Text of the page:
Greenpointers: She’s new to the nabe! How has it treated you? Any fave spots yet? Stewart Fullerton: I am absolutely loving this neighborhood. Everyone here is SO hot and the girls here wear the most creative flats I’ve ever seen. The second I moved all my stuff in I needed to go shopping for trendier clothes and a pair of clogs. I live right around the corner from Goldie’s Bar which is where I’m currently spending my paycheck. I also LOVE Three’s Brewing, best beer/ burger combo in the game. For my margaritas: Calexico, great happy hour. And shout out to Variety Coffee.
This pod has been going strong for a couple months now, I believe. What was the impetus for creating Stayin’ Humble with Stew? People have always told me I have the perfect face for podcasting. JK. As a comedian, you have to think of yourself as your own business and do anything you can do to get your name out there. Once I realized I wanted to start a podcast I knew I wanted it to be about celebrity culture in some way. Celebrities are not from the same planet as us mere mortals and I have always been obsessed with that. I also wanted my podcast to feel like a slumber party where I am catching up with my listeners. So I just combined my two favorite things, talking bad about celebrities and updating people on the humbling things that happen in my life. Also, starting a podcast is the new gluten free: everyone’s doing it!
Theresa Buchheisteris a successful artist because she is a generous one; through multiple festivals and off-the-beaten-path venues, clandestine locales and dive hives, she has created myriad opportunities for creators of various stripes to express themselves and their craft. How fitting that she should rise to be The Brick’s new Artistic Director.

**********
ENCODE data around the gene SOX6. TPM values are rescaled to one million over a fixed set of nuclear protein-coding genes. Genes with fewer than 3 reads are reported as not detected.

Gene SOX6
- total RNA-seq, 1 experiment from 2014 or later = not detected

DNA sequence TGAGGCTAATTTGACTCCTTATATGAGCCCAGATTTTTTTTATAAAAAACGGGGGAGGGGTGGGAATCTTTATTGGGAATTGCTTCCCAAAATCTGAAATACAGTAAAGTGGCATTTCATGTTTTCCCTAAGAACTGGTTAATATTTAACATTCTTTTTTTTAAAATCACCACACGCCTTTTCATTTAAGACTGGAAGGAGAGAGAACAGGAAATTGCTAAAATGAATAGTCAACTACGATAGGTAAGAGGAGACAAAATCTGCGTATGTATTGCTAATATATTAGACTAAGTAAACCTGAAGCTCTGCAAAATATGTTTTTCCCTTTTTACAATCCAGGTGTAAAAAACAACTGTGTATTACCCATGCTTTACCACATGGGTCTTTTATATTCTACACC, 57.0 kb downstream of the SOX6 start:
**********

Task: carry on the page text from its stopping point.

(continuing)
The Brick (579 Metropolitan Avenue) has long been a haven for comediennes, interpreters of classics, and everything in between. Now, Theresa — founder of the lauded and Brooklyn-based Exponential Festival — takes her vast producorial and artistic know-how to Williamsburg’s vital and ever-evolving destination for cutting-edge theatrical experience. Get to know this indefatigable artist in this week’s Thursday Spotlight!
Greenpointers: We cover artists in Greenpoint, Bushwick, and Williamsburg — but it’s certainly not uncommon for folks to move in and out of the boroughs. If memory serves, you’ve moved around quite a bit during your time in New York, but so much of your work has touched these neighborhoods, right?
Theresa Buchheister: Indeed. The first shows I did in the early 2000s were more in the East Village and LES, as that is where weird and wild stuff was still happening. But, as that started to really really change around 2008, I found myself more and more in Brooklyn doing shows in the backs of CC Rentals (as part of the Night Market), on boats on the Gowanus Canal (with Jeff Stark), and in DIY music venues (RIP Silent Barn, Secret Project Robot, Shea Stadium, soon The Glove), as well as lovely theatrical spaces, like The Brick.